Monday, 11 June 2012

Bus notes 5

        There’d been too many coffees
        and the blood went at a rate.
Talking with Dad before: 
it was words heard wrong, 
the working hurts, a smashed up house.
        Some bloke by the doors
        was kicking out a foot
        with paper stuck to it.
The dirty water slid across the floor.
        We passed the Oratory
        and the lights were out
        and no one crossed themselves
        and everything was still
        in the light and the waiting.
I said in a too loud voice,
we’re all going the same way.
        The whole of the lower deck
        shut up quick and turned
        to look at the thin rain
        start to repeat itself.


  1. All the impossible immoveable wrongness of the world suddenly comes right for a moment when there is a poem as good as this one to answer back to it.

  2. Thank you, TC

    While I do enjoy writing this series, it's getting harder to draw each one to some kind of finish or at least to lay off the work. The movement of feeling here was strange to me.

  3. Well, it feels from here as though the thing led itself. Thin rain as well as wind will blow where it listeth, often it listeth to repeat itself.

    (One takes -- in a good way -- the endings of these last two poems as being about repetition. It is in and about the ring dance of the brain's pattern recognition Graces that a poem often begins; one would reckon they are only well pleased by being honoured so.)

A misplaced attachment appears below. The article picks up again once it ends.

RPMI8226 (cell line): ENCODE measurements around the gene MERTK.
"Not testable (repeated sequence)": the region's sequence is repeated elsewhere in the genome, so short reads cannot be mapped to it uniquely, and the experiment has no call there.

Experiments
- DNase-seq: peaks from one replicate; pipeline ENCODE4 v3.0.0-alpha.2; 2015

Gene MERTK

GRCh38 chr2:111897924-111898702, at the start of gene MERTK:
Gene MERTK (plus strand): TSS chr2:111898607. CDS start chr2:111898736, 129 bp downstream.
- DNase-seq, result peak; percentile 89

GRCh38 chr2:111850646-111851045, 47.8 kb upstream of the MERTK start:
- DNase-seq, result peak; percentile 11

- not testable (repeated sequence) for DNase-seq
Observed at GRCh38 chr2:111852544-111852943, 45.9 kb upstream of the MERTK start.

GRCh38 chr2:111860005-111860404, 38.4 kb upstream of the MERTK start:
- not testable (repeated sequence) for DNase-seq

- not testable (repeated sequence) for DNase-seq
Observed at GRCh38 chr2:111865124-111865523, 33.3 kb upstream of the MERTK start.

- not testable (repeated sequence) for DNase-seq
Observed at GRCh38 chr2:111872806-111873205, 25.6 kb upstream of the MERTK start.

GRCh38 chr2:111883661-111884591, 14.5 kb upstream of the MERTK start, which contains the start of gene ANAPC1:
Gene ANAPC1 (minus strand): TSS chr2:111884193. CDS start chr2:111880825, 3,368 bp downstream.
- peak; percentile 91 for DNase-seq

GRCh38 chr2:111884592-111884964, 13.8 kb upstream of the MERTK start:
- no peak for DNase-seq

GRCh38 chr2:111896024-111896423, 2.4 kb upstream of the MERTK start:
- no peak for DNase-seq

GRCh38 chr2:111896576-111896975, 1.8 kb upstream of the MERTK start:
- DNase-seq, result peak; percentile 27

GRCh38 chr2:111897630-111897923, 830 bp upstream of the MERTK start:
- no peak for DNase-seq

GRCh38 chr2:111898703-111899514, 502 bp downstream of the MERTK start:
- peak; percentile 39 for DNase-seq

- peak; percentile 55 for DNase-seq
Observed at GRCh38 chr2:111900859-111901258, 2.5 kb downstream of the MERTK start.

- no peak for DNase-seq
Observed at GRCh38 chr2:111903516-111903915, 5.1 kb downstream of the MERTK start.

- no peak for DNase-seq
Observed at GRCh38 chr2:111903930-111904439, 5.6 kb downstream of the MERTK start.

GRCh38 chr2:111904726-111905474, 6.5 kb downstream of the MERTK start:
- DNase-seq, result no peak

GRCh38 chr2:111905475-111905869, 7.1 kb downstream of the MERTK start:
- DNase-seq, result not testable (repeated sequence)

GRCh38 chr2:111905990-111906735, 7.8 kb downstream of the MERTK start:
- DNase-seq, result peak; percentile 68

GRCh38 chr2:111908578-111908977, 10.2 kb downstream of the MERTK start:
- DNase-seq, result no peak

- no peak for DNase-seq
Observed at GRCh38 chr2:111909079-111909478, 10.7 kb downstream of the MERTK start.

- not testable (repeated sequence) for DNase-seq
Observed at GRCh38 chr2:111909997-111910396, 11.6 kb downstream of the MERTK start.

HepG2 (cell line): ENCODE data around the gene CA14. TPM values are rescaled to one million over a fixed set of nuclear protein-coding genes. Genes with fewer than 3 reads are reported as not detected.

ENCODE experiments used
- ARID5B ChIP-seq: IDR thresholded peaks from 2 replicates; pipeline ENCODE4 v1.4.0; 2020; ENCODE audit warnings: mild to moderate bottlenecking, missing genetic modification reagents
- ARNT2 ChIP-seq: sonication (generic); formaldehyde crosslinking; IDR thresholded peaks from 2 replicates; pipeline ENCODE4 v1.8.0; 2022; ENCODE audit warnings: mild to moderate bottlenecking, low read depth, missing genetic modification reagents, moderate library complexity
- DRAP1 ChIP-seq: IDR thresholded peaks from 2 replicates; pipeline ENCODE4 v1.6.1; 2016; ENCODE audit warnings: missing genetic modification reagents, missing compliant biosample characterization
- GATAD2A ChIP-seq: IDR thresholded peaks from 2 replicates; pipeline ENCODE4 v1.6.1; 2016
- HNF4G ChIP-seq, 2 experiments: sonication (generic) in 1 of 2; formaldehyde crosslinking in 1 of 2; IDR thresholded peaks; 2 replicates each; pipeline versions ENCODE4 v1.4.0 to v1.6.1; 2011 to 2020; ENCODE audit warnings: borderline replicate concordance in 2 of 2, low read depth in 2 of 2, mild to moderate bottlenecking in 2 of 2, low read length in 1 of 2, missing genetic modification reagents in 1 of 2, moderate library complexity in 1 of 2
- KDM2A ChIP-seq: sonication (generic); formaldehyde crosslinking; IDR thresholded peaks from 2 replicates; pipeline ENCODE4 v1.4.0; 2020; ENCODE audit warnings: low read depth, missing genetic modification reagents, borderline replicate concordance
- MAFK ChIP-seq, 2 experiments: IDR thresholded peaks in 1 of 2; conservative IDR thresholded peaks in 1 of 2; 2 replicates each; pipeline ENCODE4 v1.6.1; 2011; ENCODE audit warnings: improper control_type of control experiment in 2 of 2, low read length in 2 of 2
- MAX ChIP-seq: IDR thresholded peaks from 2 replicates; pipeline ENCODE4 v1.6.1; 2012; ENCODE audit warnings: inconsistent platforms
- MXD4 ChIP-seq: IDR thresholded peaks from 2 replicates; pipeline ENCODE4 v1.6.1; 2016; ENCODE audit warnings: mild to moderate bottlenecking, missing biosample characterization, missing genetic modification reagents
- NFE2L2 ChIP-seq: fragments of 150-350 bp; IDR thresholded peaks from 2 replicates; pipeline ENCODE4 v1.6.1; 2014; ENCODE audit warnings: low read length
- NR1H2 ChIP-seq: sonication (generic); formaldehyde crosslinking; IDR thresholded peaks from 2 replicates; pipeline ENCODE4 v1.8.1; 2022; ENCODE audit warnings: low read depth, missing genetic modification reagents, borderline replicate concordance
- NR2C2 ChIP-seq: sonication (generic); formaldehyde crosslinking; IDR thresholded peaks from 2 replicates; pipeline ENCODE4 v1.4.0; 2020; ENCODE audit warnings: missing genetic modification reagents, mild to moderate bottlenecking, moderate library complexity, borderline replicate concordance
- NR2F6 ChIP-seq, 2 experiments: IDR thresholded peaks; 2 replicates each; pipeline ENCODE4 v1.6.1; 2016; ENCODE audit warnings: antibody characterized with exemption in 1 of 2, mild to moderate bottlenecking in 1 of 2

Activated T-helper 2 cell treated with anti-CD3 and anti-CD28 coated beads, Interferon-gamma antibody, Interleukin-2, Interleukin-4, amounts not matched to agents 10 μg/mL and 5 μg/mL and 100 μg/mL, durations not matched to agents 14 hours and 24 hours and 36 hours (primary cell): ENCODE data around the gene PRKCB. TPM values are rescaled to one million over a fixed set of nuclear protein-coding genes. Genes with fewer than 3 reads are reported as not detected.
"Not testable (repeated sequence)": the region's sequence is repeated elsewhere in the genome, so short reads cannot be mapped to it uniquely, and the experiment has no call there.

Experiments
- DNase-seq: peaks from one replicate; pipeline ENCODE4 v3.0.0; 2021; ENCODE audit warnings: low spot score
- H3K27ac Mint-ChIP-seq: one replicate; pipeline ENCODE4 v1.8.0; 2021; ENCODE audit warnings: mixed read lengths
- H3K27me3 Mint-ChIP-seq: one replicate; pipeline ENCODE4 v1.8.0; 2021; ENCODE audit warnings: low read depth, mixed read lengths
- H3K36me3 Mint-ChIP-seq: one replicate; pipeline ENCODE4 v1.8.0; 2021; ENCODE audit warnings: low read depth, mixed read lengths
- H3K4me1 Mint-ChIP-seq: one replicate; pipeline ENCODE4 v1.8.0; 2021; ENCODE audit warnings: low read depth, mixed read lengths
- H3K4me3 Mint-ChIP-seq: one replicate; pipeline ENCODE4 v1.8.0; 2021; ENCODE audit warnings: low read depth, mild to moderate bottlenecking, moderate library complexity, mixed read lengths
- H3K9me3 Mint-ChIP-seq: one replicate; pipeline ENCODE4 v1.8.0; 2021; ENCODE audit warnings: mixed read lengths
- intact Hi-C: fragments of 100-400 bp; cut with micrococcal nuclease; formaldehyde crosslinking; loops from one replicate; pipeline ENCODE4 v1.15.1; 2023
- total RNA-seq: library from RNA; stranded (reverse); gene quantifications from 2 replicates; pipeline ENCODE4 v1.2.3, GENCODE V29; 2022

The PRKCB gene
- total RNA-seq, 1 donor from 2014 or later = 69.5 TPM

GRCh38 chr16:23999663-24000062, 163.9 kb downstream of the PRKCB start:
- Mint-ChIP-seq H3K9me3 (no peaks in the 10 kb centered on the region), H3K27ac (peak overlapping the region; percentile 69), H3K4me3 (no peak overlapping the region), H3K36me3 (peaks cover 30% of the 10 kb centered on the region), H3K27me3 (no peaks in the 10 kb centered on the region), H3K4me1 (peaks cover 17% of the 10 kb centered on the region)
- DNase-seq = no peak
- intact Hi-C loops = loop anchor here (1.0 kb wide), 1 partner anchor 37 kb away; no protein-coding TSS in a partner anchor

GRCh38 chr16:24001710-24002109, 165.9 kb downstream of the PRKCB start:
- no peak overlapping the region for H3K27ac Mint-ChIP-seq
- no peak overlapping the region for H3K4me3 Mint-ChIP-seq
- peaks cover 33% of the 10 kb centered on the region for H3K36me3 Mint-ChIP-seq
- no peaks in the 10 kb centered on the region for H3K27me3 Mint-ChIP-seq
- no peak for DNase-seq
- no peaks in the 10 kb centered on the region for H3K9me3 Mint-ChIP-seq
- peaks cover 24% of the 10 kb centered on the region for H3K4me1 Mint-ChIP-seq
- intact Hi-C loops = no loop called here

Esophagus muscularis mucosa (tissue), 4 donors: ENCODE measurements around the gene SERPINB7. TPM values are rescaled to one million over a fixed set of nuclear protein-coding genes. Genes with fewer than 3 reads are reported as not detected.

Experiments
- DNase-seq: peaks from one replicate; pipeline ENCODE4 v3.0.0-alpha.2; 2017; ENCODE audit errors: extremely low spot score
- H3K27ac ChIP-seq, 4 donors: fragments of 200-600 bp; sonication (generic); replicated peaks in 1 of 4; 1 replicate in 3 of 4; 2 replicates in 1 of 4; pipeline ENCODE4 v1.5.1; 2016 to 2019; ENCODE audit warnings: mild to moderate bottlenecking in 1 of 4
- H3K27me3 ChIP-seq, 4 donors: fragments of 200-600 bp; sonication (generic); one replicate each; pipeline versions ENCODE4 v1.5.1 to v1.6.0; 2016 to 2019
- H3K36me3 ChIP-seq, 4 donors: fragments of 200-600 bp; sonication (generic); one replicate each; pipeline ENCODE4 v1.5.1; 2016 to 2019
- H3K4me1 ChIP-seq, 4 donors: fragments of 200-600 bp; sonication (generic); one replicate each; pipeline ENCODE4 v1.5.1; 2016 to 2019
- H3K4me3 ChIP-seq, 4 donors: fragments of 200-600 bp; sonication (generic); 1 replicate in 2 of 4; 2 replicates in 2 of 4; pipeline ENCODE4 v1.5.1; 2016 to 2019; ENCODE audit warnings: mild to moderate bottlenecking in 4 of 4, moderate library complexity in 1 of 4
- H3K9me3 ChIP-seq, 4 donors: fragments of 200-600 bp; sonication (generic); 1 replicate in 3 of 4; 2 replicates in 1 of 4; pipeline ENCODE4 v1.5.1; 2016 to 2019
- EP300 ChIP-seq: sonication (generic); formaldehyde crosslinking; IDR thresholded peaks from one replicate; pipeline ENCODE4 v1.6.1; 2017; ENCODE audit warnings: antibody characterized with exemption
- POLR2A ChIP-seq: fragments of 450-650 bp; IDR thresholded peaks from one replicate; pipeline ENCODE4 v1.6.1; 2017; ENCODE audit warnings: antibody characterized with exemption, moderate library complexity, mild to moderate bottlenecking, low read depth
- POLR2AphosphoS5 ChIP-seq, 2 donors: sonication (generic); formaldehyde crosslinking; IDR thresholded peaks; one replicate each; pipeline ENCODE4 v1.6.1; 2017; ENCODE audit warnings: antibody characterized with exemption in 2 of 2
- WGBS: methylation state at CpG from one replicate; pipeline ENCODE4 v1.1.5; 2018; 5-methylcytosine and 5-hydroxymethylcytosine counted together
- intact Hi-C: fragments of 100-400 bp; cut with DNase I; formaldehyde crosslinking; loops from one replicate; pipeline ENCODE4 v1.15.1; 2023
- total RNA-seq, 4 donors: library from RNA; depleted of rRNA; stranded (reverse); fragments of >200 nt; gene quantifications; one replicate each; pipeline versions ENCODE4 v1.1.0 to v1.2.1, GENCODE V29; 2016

The Dad and the wrong and the before and the dark Oratory are like submerged anchors clocked in dirty water and kelp. One thinks of the darknesses in the forest into which falls the Country Priest in the Bresson film.

  4. The dirty water was something to see. The weather had been atrocious and there was a good 3 inches to this shifting slick. A vision set aside for those on the wrong side of the average wage.

    I guess the vain hope - which couldn't figure in this piece - is that something might emerge from that grey soup.

  5. We had been reading about the flooding in Wales. When the weather is foul it is common folk who suffer most, if only in inconvenience. In this country the definition of a Republican is somebody who has neither been on a bus nor out in the rain. At any time.